These days Pavarotti’s practically public property. Even so, classical music is still subject to an unnecessary amount of cossetting from the cognoscenti with the kid gloves, anxious to preserve its gossamer sensibilities from the realm of lowly public consumption. Soundbites, a new six-part series from BBC Scotland, is as much for their enlightenment as for that of the professed dilettante. Evelyn Glennie, the renowned percussionist, in the company of the BBC Scottish Symphony Orchestra, hosts each hall-hour cocktail of musical styles, interviewing and playing with a variety of rising international musicians such as Swedish trombonist Christian Lindberg, planistJoanna MacGregor and the Brodsky Quartet, each chosen for their breadth of vision as much as their virtuosity. More than dissipating snob value, scope is the aim, whether it be in highlighting musical innovations, or simply in showcasing as wide a sweep of genres and instruments as possible.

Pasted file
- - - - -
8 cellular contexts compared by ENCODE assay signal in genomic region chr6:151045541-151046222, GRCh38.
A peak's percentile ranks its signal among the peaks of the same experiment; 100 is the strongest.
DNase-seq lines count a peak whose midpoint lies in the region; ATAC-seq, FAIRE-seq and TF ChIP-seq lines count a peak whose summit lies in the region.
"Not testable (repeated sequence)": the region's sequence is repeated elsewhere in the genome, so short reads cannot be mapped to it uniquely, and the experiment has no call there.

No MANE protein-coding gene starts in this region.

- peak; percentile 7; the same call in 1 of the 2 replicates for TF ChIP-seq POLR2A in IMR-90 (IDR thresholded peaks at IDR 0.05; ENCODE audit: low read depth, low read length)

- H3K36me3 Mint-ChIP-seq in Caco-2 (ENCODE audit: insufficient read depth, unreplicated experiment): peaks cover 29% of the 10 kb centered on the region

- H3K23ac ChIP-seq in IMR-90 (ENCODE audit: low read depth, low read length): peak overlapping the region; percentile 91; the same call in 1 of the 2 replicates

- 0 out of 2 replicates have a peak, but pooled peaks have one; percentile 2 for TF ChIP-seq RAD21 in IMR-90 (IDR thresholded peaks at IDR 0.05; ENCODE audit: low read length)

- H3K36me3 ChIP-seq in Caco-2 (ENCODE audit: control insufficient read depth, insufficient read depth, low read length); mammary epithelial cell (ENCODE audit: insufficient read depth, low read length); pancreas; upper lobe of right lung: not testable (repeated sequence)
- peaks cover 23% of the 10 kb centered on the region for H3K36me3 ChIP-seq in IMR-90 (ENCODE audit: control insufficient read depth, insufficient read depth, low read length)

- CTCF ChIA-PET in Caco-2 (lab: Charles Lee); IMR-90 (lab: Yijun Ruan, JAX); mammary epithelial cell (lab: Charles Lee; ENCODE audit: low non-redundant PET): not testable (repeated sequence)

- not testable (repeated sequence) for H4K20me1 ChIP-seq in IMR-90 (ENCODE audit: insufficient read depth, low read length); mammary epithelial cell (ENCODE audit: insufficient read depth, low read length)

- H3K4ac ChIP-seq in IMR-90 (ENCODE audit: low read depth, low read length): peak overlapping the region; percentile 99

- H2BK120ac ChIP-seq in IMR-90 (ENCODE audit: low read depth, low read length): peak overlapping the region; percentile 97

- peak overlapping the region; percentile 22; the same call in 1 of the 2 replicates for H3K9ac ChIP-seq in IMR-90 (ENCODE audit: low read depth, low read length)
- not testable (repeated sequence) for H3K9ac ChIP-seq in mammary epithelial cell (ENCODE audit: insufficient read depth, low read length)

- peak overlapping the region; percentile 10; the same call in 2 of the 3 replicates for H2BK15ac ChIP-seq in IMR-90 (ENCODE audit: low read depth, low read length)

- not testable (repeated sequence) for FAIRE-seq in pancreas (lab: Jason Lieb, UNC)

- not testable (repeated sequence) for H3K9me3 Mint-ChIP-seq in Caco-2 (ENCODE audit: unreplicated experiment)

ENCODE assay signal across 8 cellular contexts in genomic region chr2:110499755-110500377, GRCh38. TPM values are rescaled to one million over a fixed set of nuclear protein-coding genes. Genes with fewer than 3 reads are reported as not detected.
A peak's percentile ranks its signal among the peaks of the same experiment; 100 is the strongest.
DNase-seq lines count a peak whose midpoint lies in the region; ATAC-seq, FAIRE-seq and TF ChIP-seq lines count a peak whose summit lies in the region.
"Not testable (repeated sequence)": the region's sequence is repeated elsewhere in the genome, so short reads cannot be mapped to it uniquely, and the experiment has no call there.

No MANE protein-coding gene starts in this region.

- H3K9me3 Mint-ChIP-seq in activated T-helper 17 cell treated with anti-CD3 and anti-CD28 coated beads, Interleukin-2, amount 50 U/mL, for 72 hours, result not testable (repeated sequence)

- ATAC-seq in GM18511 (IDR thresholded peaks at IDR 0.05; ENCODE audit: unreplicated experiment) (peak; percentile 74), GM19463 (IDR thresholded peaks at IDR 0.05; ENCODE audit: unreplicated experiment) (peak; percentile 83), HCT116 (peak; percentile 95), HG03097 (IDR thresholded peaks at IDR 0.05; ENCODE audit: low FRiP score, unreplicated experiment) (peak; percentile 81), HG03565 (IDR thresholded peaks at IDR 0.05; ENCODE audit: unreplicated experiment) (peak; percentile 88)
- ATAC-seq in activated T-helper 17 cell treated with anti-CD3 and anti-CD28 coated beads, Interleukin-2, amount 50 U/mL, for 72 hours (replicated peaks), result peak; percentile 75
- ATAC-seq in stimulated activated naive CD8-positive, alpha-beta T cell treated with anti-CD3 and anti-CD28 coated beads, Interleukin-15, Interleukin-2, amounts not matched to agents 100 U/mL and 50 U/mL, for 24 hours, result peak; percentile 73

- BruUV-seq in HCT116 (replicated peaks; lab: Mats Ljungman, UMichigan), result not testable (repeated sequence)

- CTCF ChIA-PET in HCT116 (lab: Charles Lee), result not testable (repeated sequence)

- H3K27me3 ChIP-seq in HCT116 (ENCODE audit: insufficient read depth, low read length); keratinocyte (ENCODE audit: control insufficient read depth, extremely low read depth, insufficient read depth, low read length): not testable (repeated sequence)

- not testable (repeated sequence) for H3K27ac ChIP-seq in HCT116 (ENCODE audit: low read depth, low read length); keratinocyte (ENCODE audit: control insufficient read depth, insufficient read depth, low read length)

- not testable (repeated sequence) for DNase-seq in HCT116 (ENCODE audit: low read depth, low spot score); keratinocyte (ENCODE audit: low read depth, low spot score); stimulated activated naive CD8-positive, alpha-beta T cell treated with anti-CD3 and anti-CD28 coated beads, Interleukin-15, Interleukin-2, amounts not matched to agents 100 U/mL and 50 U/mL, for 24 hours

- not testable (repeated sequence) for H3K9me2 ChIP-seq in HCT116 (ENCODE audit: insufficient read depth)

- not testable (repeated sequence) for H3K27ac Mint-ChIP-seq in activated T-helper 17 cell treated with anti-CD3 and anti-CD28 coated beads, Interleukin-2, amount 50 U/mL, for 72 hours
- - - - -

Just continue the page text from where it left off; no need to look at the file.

‘I know that there’s a big thing going on at the moment in that we’re all trying to encourage people to listen to classical music,’ concedes Evelyn. ‘To be honest,me my point of view, l’m nota classical musician. Likewise, I’m not a jazz musician or a Latin musician

’I 2' i

\’ 1“ > . “(s "‘- v all .

1. 0. Evelyn Glennie

5 -or maybe I’m them all. The point with

, percussion is that most of the solo

i repertoire has been written since the ! 1950s and so to call me a classical i musician is totally wrong. Ijust

basically want to be classified as a musician and I think that’s the point

I that all the musicians on the

! saying, “Look, this is who we are".

programme really want to put across, to promote themselves as themselves,

They’re such diverse people.

‘If it helps to encourage people to become curious about classical music then that's wonderlul, but the message of this series is to say “keep your eyes and ears open to all sorts of music and just experiment”.’ (Fiona Shepherd)

Soundbites is on 8802 from Saturday 14 November at 8.35pm.